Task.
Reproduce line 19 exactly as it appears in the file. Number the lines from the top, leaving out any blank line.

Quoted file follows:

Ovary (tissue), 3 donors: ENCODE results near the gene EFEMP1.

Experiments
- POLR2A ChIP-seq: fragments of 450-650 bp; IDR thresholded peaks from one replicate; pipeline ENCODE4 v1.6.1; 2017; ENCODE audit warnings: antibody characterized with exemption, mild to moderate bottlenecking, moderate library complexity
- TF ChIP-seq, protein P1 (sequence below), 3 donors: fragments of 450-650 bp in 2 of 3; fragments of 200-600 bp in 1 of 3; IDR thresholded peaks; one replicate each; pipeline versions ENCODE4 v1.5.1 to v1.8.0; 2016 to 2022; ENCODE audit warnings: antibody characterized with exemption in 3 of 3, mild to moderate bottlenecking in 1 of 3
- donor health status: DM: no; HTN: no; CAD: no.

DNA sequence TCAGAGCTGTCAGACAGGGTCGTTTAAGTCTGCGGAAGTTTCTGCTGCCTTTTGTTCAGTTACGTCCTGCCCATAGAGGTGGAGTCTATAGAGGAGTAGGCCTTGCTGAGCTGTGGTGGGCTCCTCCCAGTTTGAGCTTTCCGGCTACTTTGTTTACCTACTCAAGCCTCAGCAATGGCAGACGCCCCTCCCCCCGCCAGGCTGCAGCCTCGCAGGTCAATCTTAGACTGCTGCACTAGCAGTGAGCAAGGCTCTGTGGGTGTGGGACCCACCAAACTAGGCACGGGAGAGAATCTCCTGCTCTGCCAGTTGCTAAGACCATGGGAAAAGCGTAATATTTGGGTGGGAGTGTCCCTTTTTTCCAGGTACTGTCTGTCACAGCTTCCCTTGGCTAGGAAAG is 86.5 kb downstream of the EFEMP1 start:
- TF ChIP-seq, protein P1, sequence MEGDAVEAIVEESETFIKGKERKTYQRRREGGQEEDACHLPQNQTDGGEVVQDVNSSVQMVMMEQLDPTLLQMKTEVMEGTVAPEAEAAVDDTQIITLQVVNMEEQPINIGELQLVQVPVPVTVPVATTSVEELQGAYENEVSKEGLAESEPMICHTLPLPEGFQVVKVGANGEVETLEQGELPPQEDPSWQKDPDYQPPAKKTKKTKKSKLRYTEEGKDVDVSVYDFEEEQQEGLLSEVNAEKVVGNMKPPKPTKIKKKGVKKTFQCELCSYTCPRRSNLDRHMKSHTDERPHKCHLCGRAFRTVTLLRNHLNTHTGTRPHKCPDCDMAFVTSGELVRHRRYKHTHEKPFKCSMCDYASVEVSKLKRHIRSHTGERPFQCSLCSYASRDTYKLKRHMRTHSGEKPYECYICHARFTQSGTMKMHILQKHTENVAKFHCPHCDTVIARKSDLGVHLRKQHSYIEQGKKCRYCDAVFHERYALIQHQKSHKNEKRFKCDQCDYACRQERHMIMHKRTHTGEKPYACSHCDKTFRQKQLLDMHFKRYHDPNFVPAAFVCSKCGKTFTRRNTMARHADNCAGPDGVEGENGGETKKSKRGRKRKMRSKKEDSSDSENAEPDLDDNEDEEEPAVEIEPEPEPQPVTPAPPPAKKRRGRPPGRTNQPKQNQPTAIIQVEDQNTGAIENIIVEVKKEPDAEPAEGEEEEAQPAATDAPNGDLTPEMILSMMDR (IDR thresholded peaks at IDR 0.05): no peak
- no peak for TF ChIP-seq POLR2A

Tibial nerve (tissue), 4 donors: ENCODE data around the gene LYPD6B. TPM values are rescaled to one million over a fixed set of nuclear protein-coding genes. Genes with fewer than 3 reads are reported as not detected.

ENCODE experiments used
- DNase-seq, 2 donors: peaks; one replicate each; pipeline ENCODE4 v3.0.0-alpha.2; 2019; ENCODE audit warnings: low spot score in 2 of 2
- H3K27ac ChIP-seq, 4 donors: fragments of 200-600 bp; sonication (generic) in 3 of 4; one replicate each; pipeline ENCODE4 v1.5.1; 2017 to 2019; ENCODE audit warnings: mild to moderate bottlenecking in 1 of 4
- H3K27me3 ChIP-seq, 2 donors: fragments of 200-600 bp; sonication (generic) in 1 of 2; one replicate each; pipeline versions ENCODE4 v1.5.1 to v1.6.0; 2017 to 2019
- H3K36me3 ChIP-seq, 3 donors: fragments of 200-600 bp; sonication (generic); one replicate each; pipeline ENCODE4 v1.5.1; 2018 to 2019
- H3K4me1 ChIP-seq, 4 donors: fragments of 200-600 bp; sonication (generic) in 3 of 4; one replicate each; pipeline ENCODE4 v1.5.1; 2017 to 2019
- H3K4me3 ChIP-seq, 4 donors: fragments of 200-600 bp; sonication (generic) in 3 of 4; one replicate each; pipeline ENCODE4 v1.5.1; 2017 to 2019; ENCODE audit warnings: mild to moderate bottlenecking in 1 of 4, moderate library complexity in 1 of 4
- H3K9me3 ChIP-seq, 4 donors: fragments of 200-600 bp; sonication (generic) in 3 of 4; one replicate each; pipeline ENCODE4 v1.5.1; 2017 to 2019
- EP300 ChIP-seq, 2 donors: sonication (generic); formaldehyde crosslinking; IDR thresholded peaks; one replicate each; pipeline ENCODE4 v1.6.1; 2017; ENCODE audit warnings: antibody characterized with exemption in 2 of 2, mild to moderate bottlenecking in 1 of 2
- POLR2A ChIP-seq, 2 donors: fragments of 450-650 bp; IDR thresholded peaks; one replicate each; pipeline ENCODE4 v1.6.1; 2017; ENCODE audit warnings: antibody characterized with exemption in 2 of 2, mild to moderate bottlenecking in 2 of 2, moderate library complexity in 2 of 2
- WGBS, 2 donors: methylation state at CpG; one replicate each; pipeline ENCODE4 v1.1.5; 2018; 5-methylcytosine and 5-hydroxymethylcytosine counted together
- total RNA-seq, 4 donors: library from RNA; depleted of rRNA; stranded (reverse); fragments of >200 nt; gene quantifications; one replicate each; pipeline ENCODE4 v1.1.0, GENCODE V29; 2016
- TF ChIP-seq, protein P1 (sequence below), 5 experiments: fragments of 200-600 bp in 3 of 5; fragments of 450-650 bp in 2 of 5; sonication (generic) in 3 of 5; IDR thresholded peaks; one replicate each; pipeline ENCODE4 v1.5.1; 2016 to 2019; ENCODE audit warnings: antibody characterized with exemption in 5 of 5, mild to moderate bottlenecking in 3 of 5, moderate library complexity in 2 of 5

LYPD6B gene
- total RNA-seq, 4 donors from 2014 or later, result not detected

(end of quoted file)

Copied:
- POLR2A ChIP-seq, 2 donors: fragments of 450-650 bp; IDR thresholded peaks; one replicate each; pipeline ENCODE4 v1.6.1; 2017; ENCODE audit warnings: antibody characterized with exemption in 2 of 2, mild to moderate bottlenecking in 2 of 2, moderate library complexity in 2 of 2